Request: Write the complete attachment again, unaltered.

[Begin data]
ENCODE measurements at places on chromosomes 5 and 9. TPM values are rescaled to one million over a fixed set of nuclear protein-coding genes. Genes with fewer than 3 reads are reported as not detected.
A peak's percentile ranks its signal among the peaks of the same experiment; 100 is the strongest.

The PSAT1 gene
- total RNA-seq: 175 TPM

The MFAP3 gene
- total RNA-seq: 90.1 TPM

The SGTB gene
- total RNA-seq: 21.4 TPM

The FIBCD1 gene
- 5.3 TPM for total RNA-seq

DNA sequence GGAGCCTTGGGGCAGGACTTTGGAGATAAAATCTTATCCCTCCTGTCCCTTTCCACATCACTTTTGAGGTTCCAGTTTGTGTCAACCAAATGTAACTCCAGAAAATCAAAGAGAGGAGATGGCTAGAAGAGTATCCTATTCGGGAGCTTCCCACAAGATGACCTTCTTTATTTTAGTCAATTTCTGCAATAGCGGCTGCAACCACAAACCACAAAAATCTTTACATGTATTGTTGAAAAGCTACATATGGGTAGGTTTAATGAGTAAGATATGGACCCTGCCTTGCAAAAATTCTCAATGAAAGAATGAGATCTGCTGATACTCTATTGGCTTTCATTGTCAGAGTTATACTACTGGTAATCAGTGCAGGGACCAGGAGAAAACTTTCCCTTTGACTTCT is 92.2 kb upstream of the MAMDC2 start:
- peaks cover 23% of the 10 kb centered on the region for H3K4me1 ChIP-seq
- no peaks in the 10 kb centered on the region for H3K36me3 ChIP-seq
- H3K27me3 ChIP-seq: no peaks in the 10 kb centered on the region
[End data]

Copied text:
ENCODE measurements at places on chromosomes 5 and 9. TPM values are rescaled to one million over a fixed set of nuclear protein-coding genes. Genes with fewer than 3 reads are reported as not detected.
A peak's percentile ranks its signal among the peaks of the same experiment; 100 is the strongest.

The PSAT1 gene
- total RNA-seq: 175 TPM

The MFAP3 gene
- total RNA-seq: 90.1 TPM

The SGTB gene
- total RNA-seq: 21.4 TPM

The FIBCD1 gene
- 5.3 TPM for total RNA-seq

DNA sequence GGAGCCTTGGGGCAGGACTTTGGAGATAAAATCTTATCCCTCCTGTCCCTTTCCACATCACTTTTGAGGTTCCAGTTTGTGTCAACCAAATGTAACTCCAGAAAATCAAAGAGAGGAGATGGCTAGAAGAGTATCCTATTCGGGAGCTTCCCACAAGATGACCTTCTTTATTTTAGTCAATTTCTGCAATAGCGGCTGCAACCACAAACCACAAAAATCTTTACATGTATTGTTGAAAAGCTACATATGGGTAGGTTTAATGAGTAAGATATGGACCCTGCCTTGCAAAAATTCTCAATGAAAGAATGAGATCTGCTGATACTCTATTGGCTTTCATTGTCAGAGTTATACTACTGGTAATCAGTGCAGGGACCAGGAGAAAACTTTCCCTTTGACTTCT is 92.2 kb upstream of the MAMDC2 start:
- peaks cover 23% of the 10 kb centered on the region for H3K4me1 ChIP-seq
- no peaks in the 10 kb centered on the region for H3K36me3 ChIP-seq
- H3K27me3 ChIP-seq: no peaks in the 10 kb centered on the region